barge

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See also: Barge and bärge

English[edit]

English Wikipedia has an article on:
Wikipedia

Etymology[edit]

From Middle English barge, borrowed from Old French barge (boat), from Late Latin barca, from Latin baris, from Ancient Greek βάρις (báris, Egyptian boat), from Coptic ⲃⲁⲁⲣⲉ (baare, small boat), from Demotic br, from Egyptian bꜣjr (transport ship, type of fish),

bbAAy
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P1

Doublet of bark, barque and baris.

Pronunciation[edit]

Noun[edit]

barge (plural barges)

  1. A large flat-bottomed towed or self-propelled boat used mainly for river and canal transport of heavy goods or bulk cargo.
  2. A richly decorated ceremonial state vessel propelled by rowers for river processions.
  3. A large flat-bottomed coastal trading vessel having a large spritsail and jib-headed topsail, a fore staysail and a very small mizen, and having leeboards instead of a keel.
  4. One of the boats of a warship having fourteen oars
  5. The wooden disk in which bread or biscuit is placed on a mess table.
  6. (US) A double-decked passenger or freight vessel, towed by a steamboat.
  7. (US, dialect, dated) A large omnibus used for excursions.

Part or all of this entry has been imported from the 1913 edition of Webster’s Dictionary, which is now free of copyright and hence in the public domain. The imported definitions may be significantly out of date, and any more recent senses may be completely missing.
(See the entry for barge in
Webster’s Revised Unabridged Dictionary, G. & C. Merriam, 1913)

Synonyms[edit]

Hyponyms[edit]

Hyponyms of barge (noun)

Derived terms[edit]

Translations[edit]

The translations below need to be checked and inserted above into the appropriate translation tables. See instructions at Wiktionary:Entry layout § Translations.

Verb[edit]

barge (third-person singular simple present barges, present participle barging, simple past and past participle barged)

  1. To intrude or break through, particularly in an unwelcome or clumsy manner.
    • 1951, J. D. Salinger, The Catcher in the Rye, Little, Brown and Company, OCLC 287628, page 209:
      I mean I couldn't sit there on that desk for the rest of my life, and besides, I was afraid my parents might barge in on me all of a sudden and I wanted to at least say hello to her before they did.
    • 2012, Andrew Martin, Underground Overground: A passenger's history of the Tube, Profile Books, →ISBN, page 52:
      In making this extension, the Metropolitan also built a connection from Farringdon Street towards an overground railway that had just barged its way into the City from Kent. This railway was the London, Chatham & Dover.
  2. (transitive) To push someone.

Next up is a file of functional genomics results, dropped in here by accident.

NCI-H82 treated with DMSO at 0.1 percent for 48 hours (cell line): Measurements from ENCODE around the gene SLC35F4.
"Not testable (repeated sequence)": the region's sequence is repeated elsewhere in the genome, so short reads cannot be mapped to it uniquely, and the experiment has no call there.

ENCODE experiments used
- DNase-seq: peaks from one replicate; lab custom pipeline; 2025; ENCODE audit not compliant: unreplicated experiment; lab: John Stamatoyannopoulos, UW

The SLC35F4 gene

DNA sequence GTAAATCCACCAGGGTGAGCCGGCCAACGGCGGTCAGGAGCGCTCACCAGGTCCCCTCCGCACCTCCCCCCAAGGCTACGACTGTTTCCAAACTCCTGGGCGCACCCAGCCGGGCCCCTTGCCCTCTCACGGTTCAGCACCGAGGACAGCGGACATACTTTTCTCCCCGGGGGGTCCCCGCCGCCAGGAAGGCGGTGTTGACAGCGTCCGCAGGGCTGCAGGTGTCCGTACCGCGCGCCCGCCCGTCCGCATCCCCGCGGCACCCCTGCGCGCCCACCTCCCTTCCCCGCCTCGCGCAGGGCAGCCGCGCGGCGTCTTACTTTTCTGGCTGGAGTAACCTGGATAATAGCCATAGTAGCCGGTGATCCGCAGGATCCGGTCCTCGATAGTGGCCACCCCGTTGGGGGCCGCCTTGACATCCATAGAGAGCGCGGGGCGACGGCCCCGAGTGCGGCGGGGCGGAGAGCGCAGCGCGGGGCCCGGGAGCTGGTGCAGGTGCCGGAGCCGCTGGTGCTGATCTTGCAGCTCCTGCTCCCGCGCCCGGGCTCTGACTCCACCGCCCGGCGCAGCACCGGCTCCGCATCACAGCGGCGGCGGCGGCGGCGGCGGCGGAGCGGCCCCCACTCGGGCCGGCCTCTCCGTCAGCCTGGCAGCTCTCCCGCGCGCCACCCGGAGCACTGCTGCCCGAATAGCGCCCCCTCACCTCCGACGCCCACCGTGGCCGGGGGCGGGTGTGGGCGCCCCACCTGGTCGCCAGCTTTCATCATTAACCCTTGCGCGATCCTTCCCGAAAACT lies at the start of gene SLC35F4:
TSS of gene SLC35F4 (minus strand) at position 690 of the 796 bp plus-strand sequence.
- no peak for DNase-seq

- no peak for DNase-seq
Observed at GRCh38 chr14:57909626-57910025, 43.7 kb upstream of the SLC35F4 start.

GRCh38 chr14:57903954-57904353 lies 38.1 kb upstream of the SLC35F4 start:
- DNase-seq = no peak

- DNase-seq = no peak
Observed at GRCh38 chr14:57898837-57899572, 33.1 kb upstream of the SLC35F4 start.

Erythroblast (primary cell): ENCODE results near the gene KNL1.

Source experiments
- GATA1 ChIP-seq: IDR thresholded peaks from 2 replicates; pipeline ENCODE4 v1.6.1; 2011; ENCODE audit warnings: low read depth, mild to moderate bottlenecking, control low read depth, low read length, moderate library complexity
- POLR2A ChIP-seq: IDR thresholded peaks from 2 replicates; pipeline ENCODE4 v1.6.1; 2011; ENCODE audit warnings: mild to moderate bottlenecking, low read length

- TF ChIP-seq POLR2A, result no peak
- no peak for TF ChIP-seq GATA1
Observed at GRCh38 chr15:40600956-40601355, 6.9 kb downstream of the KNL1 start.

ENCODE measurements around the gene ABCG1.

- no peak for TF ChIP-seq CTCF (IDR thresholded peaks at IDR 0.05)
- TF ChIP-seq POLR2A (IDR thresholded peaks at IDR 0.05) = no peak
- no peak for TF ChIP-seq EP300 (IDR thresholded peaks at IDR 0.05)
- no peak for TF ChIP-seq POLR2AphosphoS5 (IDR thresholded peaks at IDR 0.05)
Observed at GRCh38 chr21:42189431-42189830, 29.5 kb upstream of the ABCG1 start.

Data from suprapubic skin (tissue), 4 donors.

• 2011 February 1, Mandeep Sanghera, “Man Utd 3 - 1 Aston Villa”, in BBC[1]:
      The home side were professionally going about their business and were denied a spot-kick when Dunne clumsily barged Nani off the ball.

Derived terms[edit]

Anagrams[edit]


French[edit]

Pronunciation[edit]

Etymology 1[edit]

Variant of barje, clipping of barjot, verlan form of jobard.

Adjective[edit]

barge (plural barges)

  1. (verlan) nuts, bananas (crazy)

Etymology 2[edit]

From Old French barge, from Vulgar Latin *barga, variant of Late Latin barca, itself possibly from a form *barica, from Latin baris, from Ancient Greek βάρις (báris), itself probably of Egyptian origin. Doublet of barque.

Noun[edit]

barge f (plural barges)

  1. barge (boat)

Etymology 3[edit]

Possibly from a Vulgar Latin *bardea, of Gaulish origin.

Noun[edit]

barge f (plural barges)

  1. godwit

Further reading[edit]

Anagrams[edit]


Middle English[edit]

Alternative forms[edit]

Etymology[edit]

Borrowed from Old French barge, from Late Latin barca, from Ancient Greek βάρις (báris), from Coptic ⲃⲁⲁⲣⲉ (baare), from Egyptian bꜣjr.

Pronunciation[edit]

  • IPA(key): /ˈbardʒ(ə)/, /ˈbaːrdʒ(ə)/

Noun[edit]

barge (plural barges)

  1. A medium ship or boat, especially one protecting a larger ship.
  2. A barge, especially one used for official or ceremonial purposes.

Descendants[edit]

  • English: barge
  • Scots: bairge (possibly)

References[edit]


Northern Sami[edit]

Pronunciation[edit]

  • (Kautokeino) IPA(key): /ˈparːke/

Verb[edit]

barge

  1. inflection of bargat:
    1. first-person dual present indicative
    2. third-person plural past indicative

Old French[edit]

Etymology[edit]

From Vulgar Latin *barga, variant of Late Latin barca, itself possibly from a form *barica, from Latin baris, from Ancient Greek βάρις (báris), itself probably of Egyptian origin.

Noun[edit]

barge f (oblique plural barges, nominative singular barge, nominative plural barges)

  1. boat

Descendants[edit]